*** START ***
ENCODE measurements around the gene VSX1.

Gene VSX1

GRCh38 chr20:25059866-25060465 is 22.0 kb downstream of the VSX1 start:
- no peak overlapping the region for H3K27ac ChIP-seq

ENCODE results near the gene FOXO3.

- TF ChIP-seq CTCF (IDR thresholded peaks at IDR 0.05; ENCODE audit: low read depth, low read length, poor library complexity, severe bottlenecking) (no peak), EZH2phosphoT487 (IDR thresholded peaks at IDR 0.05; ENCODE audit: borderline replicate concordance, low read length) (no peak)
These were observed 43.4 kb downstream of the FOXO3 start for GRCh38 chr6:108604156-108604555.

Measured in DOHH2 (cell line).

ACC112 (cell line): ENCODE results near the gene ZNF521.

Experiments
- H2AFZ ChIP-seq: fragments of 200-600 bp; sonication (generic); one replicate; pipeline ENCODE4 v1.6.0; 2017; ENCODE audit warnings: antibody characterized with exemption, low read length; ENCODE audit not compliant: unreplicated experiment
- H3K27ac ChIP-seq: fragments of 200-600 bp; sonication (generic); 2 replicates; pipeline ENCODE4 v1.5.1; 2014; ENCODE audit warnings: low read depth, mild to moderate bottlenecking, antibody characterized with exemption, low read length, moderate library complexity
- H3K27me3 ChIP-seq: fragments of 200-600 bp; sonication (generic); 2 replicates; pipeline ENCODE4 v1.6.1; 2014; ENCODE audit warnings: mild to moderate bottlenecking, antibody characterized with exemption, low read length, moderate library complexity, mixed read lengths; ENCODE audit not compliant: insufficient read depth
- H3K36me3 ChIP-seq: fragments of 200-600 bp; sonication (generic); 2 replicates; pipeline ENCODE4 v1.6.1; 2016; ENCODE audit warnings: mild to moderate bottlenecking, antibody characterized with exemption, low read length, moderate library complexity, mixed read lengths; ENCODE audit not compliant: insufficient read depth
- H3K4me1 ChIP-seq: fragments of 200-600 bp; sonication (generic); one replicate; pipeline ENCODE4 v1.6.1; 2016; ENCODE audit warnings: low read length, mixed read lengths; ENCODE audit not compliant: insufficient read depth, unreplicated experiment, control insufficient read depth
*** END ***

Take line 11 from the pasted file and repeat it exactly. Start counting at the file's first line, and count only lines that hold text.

- H2AFZ ChIP-seq: fragments of 200-600 bp; sonication (generic); one replicate; pipeline ENCODE4 v1.6.0; 2017; ENCODE audit warnings: antibody characterized with exemption, low read length; ENCODE audit not compliant: unreplicated experiment